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Abstract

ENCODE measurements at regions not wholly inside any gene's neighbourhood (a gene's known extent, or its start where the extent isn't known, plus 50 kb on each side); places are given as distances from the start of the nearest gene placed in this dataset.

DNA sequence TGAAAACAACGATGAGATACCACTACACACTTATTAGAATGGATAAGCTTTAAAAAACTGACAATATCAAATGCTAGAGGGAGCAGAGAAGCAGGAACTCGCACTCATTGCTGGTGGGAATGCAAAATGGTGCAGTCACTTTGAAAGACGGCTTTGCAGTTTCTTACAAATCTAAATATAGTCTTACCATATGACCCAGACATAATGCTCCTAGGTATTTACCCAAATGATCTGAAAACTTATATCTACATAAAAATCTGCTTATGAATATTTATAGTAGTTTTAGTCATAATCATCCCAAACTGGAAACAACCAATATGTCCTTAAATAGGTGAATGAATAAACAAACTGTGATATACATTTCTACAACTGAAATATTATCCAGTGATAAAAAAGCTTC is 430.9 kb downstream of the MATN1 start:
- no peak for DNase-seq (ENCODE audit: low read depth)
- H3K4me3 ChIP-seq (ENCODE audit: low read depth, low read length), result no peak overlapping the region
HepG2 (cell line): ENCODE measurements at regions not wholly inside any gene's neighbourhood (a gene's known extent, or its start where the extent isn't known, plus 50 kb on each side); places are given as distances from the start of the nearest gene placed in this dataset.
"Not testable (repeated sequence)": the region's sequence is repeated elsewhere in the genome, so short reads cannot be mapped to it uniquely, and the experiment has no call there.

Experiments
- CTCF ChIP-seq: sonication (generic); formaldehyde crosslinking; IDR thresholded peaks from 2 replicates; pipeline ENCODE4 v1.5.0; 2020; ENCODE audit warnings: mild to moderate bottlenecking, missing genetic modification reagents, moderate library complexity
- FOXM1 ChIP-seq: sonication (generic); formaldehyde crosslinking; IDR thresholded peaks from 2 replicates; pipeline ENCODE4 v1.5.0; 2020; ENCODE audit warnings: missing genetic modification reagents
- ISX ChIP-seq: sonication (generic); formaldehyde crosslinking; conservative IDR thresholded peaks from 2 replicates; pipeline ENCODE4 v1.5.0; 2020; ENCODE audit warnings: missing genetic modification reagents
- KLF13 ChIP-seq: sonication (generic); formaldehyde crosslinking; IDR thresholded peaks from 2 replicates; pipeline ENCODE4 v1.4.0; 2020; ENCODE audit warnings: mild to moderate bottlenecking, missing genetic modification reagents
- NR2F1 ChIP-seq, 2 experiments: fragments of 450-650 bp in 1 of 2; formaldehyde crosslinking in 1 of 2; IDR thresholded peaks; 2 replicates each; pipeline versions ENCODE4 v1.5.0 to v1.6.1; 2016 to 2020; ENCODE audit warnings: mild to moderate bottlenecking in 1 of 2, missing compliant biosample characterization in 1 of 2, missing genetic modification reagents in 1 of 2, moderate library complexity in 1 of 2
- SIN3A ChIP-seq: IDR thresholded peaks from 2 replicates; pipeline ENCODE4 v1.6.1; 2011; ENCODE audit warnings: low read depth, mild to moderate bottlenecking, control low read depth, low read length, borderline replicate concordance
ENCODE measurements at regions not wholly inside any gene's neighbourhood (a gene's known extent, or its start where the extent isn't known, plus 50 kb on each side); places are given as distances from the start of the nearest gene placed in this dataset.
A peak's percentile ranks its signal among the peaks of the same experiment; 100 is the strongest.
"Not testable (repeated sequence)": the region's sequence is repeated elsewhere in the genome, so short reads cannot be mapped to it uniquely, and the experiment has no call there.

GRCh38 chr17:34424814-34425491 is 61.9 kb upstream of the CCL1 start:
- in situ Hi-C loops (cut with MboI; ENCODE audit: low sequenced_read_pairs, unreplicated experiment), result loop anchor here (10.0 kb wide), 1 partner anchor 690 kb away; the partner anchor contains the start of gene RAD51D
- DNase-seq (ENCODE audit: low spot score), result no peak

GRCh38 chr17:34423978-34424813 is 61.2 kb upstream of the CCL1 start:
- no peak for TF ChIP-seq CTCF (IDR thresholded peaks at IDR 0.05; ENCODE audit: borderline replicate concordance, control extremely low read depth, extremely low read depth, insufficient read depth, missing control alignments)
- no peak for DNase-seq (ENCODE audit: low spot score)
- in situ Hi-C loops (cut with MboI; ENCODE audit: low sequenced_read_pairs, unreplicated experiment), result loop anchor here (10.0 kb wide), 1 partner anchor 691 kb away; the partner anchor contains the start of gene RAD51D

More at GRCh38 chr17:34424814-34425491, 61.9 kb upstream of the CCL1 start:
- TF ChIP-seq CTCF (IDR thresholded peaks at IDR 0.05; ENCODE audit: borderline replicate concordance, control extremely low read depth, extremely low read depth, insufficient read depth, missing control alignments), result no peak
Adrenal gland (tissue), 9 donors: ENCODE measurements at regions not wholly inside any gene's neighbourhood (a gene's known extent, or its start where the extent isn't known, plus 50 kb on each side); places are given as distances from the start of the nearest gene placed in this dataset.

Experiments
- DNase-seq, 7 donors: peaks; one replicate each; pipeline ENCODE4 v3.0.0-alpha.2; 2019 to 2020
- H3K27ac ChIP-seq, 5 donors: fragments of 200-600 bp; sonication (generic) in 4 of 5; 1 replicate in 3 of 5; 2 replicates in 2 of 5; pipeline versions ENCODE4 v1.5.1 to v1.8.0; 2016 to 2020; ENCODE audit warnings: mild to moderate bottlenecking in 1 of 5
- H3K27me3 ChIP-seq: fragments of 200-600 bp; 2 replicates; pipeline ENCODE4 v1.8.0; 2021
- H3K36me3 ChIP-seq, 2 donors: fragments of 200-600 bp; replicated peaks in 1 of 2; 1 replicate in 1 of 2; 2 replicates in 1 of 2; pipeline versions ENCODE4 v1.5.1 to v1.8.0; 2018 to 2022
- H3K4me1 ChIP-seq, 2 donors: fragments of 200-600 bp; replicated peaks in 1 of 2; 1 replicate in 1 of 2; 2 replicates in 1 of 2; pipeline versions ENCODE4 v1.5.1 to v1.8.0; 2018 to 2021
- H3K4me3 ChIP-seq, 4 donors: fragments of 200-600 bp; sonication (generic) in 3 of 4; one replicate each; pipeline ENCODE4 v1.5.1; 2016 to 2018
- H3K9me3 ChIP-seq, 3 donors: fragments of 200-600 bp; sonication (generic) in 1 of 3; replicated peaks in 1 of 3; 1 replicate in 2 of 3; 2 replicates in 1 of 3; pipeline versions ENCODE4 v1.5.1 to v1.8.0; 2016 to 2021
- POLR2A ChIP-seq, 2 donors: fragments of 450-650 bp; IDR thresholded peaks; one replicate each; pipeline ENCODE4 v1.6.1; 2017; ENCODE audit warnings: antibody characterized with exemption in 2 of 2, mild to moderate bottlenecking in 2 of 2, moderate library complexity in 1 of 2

Justice is a core principle in community psychology, yet has been the subject of relatively little systematic research. In the social psychological literature on the other hand there is a long tradition of research on justice in social life. In this article the potential benefits of integrating the social justice aspirations of community psychology and the conceptualizations of procedural and distributive justice from social psychology are discussed in the context of planned community change. The benefits of exploring justice in this way are illustrated with reference to a research project examining public perceptions of the fairness of roadside tree lopping. Although the issue may appear trivial, it was seen by the local residents as important. The results support the development, application, and utility of a social community psychology of justice to issues of community change. © 2002 Wiley Periodicals, Inc.